WATCH: Music inclusion programs in Buenos Aires

C.A.S.A (top) and Todos Hacemos Música (bottom) (Photo Courtesy of C.A.S.A and THM)
C.A.S.A., top, and Todos Hacemos Música. (Photo Courtesy of C.A.S.A. and THM)

By Cindy Wang and Julia Jing
Medill Reports

Centro Artístico Solidario Argentino (C.A.S.A.) and Todos Hacemos Música (THM) are two music programs that advocate for music inclusivity for diverse populations in Argentina. C.A.S.A professionally and financially supports children from local neighborhoods who want to pursue music and art careers; THM organizes concerts and releases studio albums for musicians with special needs. Although these two programs are slightly different from each other, they both represent the progressive music inclusion programs in Latin America. Medill Reports went to Buenos Aires this February and listened to their stories through their genuine music and voices, to understand the power of music that has full potential in interconnecting with different people.


[Cello music playing in the background]

Jonathan Terrazas: Every time I listen to music, it gives me energy, like taking drugs in a healthy way. It makes your head fly. It’s something that you can’t explain.

What I like the most is composing for opera or pop music. I’m studying at the conservatory, and I want to become a great composer one day.

I like all types of classical music with orchestras, violins, cellos, keyboards. I think that’s what I want to convey through my music.

Terrazas: I was at the school of Nuestra Señora de Fátima. And there I met my teacher Mailen, who taught music classes. Mailen has been a guide for me. Until now, she continues to be (my guide), and not only for me, from what I have seen from many people. She has always guided students for what they want to do with art. She has given students ideas about where they can study, where they can be, how they can do everything.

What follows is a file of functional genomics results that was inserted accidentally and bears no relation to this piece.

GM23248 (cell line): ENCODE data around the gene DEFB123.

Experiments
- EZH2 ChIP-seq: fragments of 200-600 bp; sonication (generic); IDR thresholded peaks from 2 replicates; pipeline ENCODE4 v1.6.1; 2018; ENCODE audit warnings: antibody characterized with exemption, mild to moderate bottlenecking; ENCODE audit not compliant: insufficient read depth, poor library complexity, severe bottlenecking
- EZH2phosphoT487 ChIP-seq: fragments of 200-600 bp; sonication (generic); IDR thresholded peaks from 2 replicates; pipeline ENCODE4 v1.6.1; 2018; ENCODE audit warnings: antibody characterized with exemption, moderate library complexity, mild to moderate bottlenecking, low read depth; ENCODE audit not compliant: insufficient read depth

Mailen Myskow: My name is Mailen Myskow, and I am a composer. I dedicate my life to teaching classical music. We have worked in popular neighborhoods with this NGO called Centro Artístico Solidario Argentino (C.A.S.A.) for 10 years. We are opening our third office this year to give new good opportunities to children and adolescents who want to study music for free in the neighborhood.

We started this program 10 years ago when we were young college students. We wanted to do something different and offer some of the opportunities that we had been able to offer.

Terrazas: Mailen has given students many possibilities. If there is no teacher like Mailen, it’s like swimming through the sea without a rudder.

[Cello music concludes in the background]

Ralf Niedenthal: We are helping people with special needs since the year 2008, and our principal goal is to promote the inclusion with persons with special needs through music.

[Band music playing on stage]

[Audience applauds]

Niedenthal: My name is Ralf Niedenthal. I’m a music therapist. I’m the director of the NGO, Todos Hacemos Música.

So here in Buenos Aires, we are between 30 and 40 people. And it’s interesting because there are 40 volunteers, but the volunteers also have special needs. So, first of all, we said, “OK, we help other people with special needs, and the volunteers also (have special needs), and they mix.” And they said, “OK, I want to be volunteer; OK, I want to sing, and I will play an instrument.”

Diego Stanley: My name is Diego Stanley, and I am 45 years old. I am a subway musician and a volunteer artist with Todos Hacemos Música. I joined this music program through a friend Fátima, who is from San Juan. She told me about it, and I told her I would like to join it. If they all make music, I can do it too. And I said, “Give me Ralf’s phone.” (Ralf Niedenthal is the director of this NGO) She handed me Ralf’s number and I called him and said, “Hi, sir, how are you doing?” I was shy and I said I would like to participate in the group.” After 10 minutes of the call, there was no more shyness at all.

[“Himno De Mi Corazon” by Abuelos De La Nada playing on the background]

Niedenthal: “Que vez cuando me vez” is “What you see when you see me,” and it’s really interesting, in fact it’s one of the titles of our new album: “What Do You See When You See Me.” And it’s also interesting Diego, another singer, because he can’t see, but there are other ways to see.

[The music concludes and the audiences applaud]

Cindy Wang and Julia Jing are graduate students in the video & broadcast specialization. Connect with Cindy on LinkedIn. Connect with Julia on LinkedIn.